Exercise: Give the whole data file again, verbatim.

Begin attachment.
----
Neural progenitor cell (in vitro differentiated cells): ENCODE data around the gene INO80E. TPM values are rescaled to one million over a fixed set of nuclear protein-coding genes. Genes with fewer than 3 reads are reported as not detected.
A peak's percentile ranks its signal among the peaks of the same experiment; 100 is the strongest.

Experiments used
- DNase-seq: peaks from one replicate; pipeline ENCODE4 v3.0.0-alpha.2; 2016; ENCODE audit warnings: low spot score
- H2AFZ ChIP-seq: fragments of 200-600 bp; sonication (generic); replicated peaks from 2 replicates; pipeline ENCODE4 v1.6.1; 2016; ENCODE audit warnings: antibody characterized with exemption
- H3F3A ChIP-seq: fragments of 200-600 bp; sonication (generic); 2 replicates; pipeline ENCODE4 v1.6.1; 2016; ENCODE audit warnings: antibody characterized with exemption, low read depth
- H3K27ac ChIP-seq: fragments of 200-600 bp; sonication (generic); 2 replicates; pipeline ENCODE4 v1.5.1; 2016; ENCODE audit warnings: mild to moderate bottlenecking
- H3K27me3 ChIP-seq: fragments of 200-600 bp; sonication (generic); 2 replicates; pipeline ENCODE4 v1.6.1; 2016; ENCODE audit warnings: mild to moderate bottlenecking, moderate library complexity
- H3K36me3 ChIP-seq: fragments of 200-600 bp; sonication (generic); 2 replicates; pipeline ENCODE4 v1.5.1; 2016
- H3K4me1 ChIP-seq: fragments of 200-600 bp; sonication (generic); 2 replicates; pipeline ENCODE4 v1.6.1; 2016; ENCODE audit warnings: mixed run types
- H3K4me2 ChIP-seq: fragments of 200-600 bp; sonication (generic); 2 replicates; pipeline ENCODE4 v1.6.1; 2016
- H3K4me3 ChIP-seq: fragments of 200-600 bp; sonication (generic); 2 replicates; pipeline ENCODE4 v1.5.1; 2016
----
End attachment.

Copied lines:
Neural progenitor cell (in vitro differentiated cells): ENCODE data around the gene INO80E. TPM values are rescaled to one million over a fixed set of nuclear protein-coding genes. Genes with fewer than 3 reads are reported as not detected.
A peak's percentile ranks its signal among the peaks of the same experiment; 100 is the strongest.

Experiments used
- DNase-seq: peaks from one replicate; pipeline ENCODE4 v3.0.0-alpha.2; 2016; ENCODE audit warnings: low spot score
- H2AFZ ChIP-seq: fragments of 200-600 bp; sonication (generic); replicated peaks from 2 replicates; pipeline ENCODE4 v1.6.1; 2016; ENCODE audit warnings: antibody characterized with exemption
- H3F3A ChIP-seq: fragments of 200-600 bp; sonication (generic); 2 replicates; pipeline ENCODE4 v1.6.1; 2016; ENCODE audit warnings: antibody characterized with exemption, low read depth
- H3K27ac ChIP-seq: fragments of 200-600 bp; sonication (generic); 2 replicates; pipeline ENCODE4 v1.5.1; 2016; ENCODE audit warnings: mild to moderate bottlenecking
- H3K27me3 ChIP-seq: fragments of 200-600 bp; sonication (generic); 2 replicates; pipeline ENCODE4 v1.6.1; 2016; ENCODE audit warnings: mild to moderate bottlenecking, moderate library complexity
- H3K36me3 ChIP-seq: fragments of 200-600 bp; sonication (generic); 2 replicates; pipeline ENCODE4 v1.5.1; 2016
- H3K4me1 ChIP-seq: fragments of 200-600 bp; sonication (generic); 2 replicates; pipeline ENCODE4 v1.6.1; 2016; ENCODE audit warnings: mixed run types
- H3K4me2 ChIP-seq: fragments of 200-600 bp; sonication (generic); 2 replicates; pipeline ENCODE4 v1.6.1; 2016
- H3K4me3 ChIP-seq: fragments of 200-600 bp; sonication (generic); 2 replicates; pipeline ENCODE4 v1.5.1; 2016